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November 20, 2006

Games, Learning, and Society Conference

The first conference relating to games and learning that I want to plug is UW-Madison's very own Games, Learning, and Society Conference.

In 2007, this conference will take place, according to early rumors in JULY (not June as in the previous year) after the Independence Day holiday weekend. Since I will be on the graduate student conference committee, I will probably continue to spread the word and solicit attendance and presentations from friends and colleages. Be forwarned if you fall into that category!

Seriously, this is a good conference, and it is relatively accessible to Midwesterners. Its focus was roughly divided in nearly equal portions between the technical, epistemic, and curricular concerns and research of presenters and attendees. There were numerous sessions in which a little "hands-on" experimentation with games and research methods was offered as well as a small gaming room available all day.

In this, as in many conferences, the research presented is still in its early stages. Presenters can talk about what they are doing in their classrooms and how, but the hard data on success is still coming. Preliminary results are encouraging, but keep in mind that this is still a very new field!!

Naturally, I encourage everyone interested in games and learning to come. Stop by and see me somewhere behind the scenes too!!

November 19, 2006

Return to Star Wars Galaxies

May the Force help me. I don't know why, but I jumped back into Star Wars Galaxies today.

Maybe it is the recurring pull of the Star Wars saga. I have been a closet fan since 1977. I went to one convention in Minneapolis years ago and decided that true fandom didn't fit me, but I have liked the stories - on screen and in text - since I was a teenager. I've spent a fair amount of time in the online fan-fic and philosophical discussion boards over the past 8 years. And I was drawn to U of Wisconsin - Madison's doctoral program because Constance Steinkueher had studied the community building and educational value of the original Star Wars Galaxies game.

So, despite the bad press about the horrors of the new game engine (NGE, as it is called by those "in the know"), I picked up a copy and started playing over the summer. I wanted to see what the fuss, pro and con, was about. I wanted the experience of the game, so I could talk intelligently about it - at least in its current form. (Keep in mind that I play 30+ titles just so that I stay fluent in what's happening in the game world....)

It was a bad as the naysayers said!

I won't get into why here - maybe later I can point out flaws, but I think diehard fans of the pre-NGE version can do that better than I - but it was a definite disappointment, and I set it aside to pursue other games that I found fun. I kept my account open and occasionally stopped by to finish out the orientation quests and tasks, but I never got into it. It was too much like World of Warcraft - but minus the critical mass of engaging people. Face it, SWG was a ghost town, and its game play was not unique enough to hold my interest.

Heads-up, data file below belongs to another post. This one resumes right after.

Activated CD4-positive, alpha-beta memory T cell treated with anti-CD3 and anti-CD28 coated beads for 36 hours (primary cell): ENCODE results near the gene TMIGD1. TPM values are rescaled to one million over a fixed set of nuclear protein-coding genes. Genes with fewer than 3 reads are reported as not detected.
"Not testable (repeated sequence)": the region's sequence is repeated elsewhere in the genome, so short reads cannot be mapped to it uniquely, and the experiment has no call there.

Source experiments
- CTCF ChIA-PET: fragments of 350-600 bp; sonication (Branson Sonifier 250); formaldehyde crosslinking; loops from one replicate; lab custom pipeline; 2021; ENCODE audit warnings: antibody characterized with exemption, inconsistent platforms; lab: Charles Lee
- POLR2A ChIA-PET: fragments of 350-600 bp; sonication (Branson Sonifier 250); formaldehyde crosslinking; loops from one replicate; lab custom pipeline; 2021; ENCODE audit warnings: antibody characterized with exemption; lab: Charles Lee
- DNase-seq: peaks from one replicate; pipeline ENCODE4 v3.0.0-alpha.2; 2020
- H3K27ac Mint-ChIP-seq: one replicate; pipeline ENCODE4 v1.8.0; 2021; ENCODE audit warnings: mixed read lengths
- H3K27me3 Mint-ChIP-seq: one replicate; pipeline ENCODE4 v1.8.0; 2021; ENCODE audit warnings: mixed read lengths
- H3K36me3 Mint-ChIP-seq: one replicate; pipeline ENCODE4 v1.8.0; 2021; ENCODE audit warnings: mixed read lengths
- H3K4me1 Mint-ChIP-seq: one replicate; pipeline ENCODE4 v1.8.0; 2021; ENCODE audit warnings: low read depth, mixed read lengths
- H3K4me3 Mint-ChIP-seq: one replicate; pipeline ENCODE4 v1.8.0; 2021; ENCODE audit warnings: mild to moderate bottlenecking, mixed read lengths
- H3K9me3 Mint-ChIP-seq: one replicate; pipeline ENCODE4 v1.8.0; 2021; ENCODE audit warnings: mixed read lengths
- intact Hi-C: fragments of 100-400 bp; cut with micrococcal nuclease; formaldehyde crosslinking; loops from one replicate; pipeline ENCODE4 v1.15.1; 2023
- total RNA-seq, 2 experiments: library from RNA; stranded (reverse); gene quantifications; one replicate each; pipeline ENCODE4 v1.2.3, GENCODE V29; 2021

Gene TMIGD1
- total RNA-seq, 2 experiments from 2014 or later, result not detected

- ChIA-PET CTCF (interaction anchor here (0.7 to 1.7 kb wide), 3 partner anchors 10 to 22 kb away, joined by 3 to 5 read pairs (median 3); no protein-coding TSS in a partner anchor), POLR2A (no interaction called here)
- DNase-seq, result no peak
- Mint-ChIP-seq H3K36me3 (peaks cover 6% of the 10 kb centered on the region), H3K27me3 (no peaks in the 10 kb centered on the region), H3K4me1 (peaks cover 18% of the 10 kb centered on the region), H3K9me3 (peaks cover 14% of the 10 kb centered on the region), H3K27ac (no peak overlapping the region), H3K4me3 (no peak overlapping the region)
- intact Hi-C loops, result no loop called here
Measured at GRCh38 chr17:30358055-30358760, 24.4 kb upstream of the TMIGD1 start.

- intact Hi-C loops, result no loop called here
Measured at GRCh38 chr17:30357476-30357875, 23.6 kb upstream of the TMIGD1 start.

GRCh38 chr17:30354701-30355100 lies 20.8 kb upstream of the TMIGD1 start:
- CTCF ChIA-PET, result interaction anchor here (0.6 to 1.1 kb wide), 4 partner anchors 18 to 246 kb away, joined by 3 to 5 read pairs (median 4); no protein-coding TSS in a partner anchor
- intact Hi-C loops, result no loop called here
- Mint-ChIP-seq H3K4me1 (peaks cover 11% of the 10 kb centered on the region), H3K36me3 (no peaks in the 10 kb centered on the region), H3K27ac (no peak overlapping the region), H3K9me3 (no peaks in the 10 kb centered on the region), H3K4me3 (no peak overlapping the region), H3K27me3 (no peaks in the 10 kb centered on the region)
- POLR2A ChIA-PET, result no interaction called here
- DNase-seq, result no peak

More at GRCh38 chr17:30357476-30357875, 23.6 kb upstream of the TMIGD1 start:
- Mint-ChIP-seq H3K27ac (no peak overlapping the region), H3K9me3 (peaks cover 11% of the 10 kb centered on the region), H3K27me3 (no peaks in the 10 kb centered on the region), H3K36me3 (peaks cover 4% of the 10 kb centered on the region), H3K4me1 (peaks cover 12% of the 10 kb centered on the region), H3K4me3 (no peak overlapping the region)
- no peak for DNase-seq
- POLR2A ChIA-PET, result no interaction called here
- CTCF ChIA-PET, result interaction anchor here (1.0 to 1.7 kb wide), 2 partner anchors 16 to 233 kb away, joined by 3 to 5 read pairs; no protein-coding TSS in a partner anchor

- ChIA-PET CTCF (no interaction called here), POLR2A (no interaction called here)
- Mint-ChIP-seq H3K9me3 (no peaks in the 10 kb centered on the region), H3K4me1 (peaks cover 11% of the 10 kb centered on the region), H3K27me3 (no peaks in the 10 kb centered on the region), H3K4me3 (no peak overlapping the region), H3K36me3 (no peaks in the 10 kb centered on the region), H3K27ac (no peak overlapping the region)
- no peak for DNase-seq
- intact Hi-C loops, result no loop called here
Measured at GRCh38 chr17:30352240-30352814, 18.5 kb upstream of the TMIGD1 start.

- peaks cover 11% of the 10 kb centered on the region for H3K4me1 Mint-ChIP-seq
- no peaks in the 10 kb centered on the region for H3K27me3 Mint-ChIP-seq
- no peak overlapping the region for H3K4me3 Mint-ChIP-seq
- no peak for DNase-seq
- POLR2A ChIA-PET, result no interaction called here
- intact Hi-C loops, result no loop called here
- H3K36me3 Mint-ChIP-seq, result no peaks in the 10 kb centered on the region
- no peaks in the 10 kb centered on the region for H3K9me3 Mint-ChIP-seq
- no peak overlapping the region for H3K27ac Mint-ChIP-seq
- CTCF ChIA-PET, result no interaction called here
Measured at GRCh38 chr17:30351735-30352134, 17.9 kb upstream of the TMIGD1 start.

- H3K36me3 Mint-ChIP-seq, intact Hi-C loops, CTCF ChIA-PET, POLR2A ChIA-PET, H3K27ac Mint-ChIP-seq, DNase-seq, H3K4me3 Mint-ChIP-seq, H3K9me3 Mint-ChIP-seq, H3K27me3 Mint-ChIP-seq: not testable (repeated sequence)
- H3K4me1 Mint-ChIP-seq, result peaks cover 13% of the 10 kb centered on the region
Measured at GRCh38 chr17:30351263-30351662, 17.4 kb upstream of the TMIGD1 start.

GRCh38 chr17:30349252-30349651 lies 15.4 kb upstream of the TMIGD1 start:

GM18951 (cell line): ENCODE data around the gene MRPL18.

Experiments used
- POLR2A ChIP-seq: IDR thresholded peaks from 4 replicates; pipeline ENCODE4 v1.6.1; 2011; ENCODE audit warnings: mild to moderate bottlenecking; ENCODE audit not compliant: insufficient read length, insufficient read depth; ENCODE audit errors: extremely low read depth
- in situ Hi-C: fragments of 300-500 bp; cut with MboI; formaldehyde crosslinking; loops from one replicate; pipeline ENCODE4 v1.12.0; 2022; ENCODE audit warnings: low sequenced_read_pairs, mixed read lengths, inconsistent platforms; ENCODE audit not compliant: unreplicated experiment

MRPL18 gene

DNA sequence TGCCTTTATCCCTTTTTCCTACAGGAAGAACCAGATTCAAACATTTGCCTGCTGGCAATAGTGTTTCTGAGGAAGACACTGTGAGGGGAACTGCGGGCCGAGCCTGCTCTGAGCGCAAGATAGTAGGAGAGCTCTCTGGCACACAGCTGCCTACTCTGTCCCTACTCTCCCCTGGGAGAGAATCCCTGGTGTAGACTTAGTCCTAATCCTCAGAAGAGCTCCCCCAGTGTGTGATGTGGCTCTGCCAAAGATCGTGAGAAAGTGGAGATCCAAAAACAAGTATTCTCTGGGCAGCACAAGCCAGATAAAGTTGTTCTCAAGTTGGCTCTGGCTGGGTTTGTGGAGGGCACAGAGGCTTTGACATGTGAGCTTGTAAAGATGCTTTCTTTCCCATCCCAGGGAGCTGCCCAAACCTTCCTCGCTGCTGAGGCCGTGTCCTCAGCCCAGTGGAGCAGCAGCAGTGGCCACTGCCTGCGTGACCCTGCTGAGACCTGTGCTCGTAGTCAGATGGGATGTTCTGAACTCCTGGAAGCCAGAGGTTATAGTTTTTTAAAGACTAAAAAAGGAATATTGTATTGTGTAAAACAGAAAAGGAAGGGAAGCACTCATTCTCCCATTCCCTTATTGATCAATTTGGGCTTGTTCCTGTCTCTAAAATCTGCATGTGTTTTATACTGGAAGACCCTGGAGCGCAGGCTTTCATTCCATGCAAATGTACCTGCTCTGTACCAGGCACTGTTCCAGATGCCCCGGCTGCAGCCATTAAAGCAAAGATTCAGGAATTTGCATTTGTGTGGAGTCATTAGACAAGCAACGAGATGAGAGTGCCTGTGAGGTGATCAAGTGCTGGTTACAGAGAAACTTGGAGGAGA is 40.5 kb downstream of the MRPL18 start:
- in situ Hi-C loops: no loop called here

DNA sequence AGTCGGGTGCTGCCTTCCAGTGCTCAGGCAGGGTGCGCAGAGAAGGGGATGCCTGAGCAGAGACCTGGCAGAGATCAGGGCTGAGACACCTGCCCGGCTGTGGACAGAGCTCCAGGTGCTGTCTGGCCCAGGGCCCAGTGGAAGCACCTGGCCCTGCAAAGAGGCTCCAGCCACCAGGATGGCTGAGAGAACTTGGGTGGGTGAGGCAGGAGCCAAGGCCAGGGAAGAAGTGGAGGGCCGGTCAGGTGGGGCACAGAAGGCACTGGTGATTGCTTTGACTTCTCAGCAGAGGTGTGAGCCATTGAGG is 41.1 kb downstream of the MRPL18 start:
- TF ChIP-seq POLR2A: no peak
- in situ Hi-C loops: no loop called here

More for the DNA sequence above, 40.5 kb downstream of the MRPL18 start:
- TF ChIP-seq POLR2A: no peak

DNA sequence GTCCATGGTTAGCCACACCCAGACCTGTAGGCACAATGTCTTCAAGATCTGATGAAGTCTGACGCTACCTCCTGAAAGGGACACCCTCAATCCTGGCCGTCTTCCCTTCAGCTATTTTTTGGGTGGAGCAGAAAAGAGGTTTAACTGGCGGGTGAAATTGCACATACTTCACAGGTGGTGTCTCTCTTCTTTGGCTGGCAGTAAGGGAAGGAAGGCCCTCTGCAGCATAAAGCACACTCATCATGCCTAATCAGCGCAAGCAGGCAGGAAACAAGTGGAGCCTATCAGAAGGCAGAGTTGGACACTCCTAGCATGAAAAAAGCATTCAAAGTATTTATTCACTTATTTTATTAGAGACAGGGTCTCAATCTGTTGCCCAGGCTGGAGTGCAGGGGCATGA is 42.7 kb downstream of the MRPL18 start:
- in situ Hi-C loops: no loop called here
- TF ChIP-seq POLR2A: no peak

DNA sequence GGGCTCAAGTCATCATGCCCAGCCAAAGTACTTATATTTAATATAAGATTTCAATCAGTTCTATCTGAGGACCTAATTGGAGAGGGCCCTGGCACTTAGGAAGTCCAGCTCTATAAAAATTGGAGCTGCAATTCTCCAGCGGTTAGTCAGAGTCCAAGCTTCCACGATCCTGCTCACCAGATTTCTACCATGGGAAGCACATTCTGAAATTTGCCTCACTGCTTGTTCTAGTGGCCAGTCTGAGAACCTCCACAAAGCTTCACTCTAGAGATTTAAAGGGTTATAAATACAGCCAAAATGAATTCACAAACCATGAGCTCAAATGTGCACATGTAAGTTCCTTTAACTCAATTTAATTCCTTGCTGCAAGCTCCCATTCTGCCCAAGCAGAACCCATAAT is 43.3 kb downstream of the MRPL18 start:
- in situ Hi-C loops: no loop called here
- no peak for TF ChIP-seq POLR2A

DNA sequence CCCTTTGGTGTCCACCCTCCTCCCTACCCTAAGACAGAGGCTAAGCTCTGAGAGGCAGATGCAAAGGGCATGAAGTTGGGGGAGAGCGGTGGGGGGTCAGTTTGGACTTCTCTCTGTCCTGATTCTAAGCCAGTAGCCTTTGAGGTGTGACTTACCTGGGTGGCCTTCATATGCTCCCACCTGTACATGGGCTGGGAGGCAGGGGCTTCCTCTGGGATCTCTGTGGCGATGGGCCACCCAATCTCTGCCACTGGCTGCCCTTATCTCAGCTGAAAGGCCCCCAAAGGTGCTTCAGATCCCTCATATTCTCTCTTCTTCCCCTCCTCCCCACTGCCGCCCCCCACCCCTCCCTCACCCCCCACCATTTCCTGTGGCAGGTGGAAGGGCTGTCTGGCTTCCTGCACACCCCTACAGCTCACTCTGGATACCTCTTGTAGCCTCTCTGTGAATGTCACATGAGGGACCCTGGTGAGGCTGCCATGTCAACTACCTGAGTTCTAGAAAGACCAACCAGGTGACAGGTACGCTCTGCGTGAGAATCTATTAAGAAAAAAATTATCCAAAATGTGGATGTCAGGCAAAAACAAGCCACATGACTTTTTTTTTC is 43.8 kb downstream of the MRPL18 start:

Then, feeling guilty about not giving the game a fair try, I jumped back into the world today, intent on leveling out at least to level 10 (yes, total n00b!). It was magic. Somehow, on a Sunday morning, there were people there, including more experienced players who were willing to answer questions and give advice. Suddenly, the game got more interesting!

So, I'm hooked again, mildly. If days like today continue, this might be fun at higher levels. Afterall, who doesn't want to be a Jedi Knight?

November 18, 2006

Introduction

This is a blog, in the old-fashioned sense of a blog. It is web log, a diary, a place to jot down ideas that are forming and are forming me. A place to write and reflect and grow. Hopefully daily, but possibly not, I will stop at the end of the day to write down something of what I learned. Eventually, as I go back, re-read entries, and make connections between occurances and my reactions, I hope to find important - or at least useful - things to say about being a graduate student in education. Or about being an educational game researcher.

This is not a place for my polished writings - or even my semi-polished writings. I have a different blog for that and will link it up in the resources list eventually. It is not a place for school assignments either or collaborative writing or discussion or a host of other things that have been done using blog software - including newsletters and official, organizational websites. While I understand repurposing of software for new, emerging needs, I would like to point out to visitors that subtle differences in affordances (see Roy D. Pea's work) of various types of software make some uses a better fit for a program than others. As a software designer, I am keenly aware of how different designs do, in fact, work best when applied to the task for which they were created. While I will be interested in comments, if you want a long discussion on a subject, email me!

As a final word, my thanks to Sue, my master's advisor, for the suggestion that I should keep a journal on this process. Being a doctoral student at 46, after several careers, is energizing AND overwhelming at times. I hope that by writing down some ideas and observations, the amount of stuff I'm keeping in my head as somethign important to remember will decrease and let me relax a bit more. Thanks, Sue!